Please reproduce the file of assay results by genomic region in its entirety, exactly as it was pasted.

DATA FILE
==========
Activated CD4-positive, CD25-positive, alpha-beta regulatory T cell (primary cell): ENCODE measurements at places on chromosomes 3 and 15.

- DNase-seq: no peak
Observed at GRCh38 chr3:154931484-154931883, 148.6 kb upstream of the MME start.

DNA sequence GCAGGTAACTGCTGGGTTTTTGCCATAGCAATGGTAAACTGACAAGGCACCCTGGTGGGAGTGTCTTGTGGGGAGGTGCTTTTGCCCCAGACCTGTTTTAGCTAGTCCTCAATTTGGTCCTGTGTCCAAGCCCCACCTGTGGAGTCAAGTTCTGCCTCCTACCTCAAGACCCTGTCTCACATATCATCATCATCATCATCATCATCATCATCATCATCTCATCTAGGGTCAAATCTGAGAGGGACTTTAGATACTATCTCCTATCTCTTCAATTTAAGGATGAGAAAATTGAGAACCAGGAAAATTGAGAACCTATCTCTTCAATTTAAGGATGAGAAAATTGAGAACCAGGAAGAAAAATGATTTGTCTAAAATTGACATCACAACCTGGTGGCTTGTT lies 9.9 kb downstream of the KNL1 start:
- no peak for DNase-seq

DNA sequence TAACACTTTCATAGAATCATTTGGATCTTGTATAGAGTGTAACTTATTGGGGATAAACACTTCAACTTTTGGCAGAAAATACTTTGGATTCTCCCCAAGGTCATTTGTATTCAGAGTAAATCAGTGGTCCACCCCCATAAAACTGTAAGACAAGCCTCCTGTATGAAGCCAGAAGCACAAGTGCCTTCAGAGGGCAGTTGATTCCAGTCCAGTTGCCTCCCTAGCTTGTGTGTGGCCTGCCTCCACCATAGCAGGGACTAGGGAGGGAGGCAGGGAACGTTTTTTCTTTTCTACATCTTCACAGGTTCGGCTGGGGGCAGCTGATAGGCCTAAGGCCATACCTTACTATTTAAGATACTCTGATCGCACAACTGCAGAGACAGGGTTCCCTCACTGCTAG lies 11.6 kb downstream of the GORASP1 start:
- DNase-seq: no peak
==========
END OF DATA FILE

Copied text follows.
Activated CD4-positive, CD25-positive, alpha-beta regulatory T cell (primary cell): ENCODE measurements at places on chromosomes 3 and 15.

- DNase-seq: no peak
Observed at GRCh38 chr3:154931484-154931883, 148.6 kb upstream of the MME start.

DNA sequence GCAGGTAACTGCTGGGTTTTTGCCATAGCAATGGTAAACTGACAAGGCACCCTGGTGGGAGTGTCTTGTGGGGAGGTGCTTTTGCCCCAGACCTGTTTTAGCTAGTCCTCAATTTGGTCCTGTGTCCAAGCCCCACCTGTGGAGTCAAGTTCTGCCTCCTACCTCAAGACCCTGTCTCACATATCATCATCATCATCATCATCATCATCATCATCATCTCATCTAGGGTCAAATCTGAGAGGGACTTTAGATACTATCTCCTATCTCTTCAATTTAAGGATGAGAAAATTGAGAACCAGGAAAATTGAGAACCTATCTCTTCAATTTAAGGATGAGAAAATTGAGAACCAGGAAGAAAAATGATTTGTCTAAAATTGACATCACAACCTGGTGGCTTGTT lies 9.9 kb downstream of the KNL1 start:
- no peak for DNase-seq

DNA sequence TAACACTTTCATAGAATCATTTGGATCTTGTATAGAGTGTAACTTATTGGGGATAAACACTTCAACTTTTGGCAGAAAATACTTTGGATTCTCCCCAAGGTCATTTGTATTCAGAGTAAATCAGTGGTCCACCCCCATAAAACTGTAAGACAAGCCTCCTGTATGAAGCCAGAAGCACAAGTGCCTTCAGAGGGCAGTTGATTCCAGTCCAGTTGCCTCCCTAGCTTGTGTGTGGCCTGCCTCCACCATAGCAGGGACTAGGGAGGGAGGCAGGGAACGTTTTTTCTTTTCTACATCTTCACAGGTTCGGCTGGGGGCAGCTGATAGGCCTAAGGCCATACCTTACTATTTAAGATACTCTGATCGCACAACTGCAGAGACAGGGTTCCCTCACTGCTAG lies 11.6 kb downstream of the GORASP1 start:
- DNase-seq: no peak